Nikki Urse, secondary education junior

March: Washington D.C.

Why They Marched: “I marched because these are very uncertain times for people and I know a lot of people that are scared and I wanted to go and show that all are loved and all are welcome here. I also wanted to show that women deserve to have their voices heard.”

Favorite Moment: “My favorite part about the march was how peaceful the march was. Everyone was very loving and supportive of each other. There was a real sense of togetherness and acceptance.”

Takeaway: “What I took away from the march was that women are strong and we will endure whatever challenges that the next four years will bring us. Women have fought for their rights long before this election and I believe we will still be fighting after it as well.”

Eric Gardner, Professor of English

March: Midland

Why They Marched: “My sign says it all. I’m convinced that the new administration and far too many citizens have forgotten that we must be motivated by kindness in everything we do. We always need to think about other folks’ needs, circumstances, and hopes. To understand those needs, circumstances, and hopes, we need to really listen to folks; we need to gain a diverse and accurate sense of both history and our current moment.”

Favorite Moment: “This will sound funny, but parking my car. We’d heard that perhaps 50 people would attend, and the weather wasn’t wonderful, so we thought there might be even fewer present. The number of cars hinted that there would be many more. Most of the media and my own estimate put attendance at over 400. It was a joy to see this kind of active engagement from so many people.”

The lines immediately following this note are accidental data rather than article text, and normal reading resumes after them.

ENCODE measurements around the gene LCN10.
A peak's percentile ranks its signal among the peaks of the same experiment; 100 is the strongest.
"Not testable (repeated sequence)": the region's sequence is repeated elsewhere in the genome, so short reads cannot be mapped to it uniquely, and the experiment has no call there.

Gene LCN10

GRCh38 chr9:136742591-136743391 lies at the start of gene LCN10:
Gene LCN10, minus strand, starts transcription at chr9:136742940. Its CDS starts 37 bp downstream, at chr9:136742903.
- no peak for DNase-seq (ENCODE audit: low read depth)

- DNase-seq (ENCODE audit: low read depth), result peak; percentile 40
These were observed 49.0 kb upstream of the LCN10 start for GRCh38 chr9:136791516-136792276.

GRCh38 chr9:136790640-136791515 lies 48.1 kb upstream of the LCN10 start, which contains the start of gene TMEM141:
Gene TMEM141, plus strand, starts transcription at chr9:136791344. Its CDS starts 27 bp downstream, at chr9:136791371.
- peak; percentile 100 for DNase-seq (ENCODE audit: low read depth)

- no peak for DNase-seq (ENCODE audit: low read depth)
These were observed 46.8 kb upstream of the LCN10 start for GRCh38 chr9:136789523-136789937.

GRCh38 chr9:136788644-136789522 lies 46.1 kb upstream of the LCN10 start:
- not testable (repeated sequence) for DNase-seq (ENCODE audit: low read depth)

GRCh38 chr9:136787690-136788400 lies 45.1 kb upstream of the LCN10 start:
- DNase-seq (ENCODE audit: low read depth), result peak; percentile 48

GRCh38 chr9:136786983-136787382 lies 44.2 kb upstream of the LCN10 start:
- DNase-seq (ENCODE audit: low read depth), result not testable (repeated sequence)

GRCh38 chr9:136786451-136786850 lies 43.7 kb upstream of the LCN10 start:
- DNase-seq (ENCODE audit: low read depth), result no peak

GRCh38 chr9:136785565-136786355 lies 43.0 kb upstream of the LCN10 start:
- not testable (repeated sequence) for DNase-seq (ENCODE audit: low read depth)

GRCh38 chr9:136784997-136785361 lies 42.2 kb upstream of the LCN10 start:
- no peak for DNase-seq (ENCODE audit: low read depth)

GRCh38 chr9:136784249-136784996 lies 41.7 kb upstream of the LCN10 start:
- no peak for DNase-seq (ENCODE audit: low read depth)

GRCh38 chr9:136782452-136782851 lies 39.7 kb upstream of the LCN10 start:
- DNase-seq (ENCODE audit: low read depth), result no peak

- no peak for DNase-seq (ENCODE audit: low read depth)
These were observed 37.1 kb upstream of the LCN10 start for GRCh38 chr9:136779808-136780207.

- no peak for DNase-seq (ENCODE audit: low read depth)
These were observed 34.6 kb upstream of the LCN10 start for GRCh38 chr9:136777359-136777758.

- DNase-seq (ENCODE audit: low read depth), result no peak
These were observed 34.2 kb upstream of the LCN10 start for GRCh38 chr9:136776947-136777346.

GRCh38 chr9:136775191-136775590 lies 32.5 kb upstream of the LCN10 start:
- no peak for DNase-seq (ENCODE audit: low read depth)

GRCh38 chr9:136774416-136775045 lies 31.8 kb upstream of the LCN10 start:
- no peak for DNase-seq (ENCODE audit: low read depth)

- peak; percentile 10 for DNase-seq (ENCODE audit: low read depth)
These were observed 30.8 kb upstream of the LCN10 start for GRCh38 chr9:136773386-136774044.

Takeaway: “A reaffirmation that the practice of kindness must be both an individual and a collective effort.”

Carly Peil, graphic design junior

March: Copenhagen, Denmark

Why They Marched: “I marched for love, equality, respect. I marched for those who couldn’t. I marched for those different from me. I chanted the words ‘immigrants are welcome here.’ I was surround by women, men, children, old, young, Danish, Swedish, American, gay, bisexual, black, Muslim, Christian, atheist, white, deaf, immigrant and so many more; (we were) united. I felt the energy, the love, the power of these people united. Now it’s time to show up, every minute of every day, and live this march. Live love–unconditional, enormous and life changing love. Live equality–equality for people exactly like me as well as people on the other side of the spectrum. Have those conversations that will help us all grow. Live respect–for all, every day. Show up.”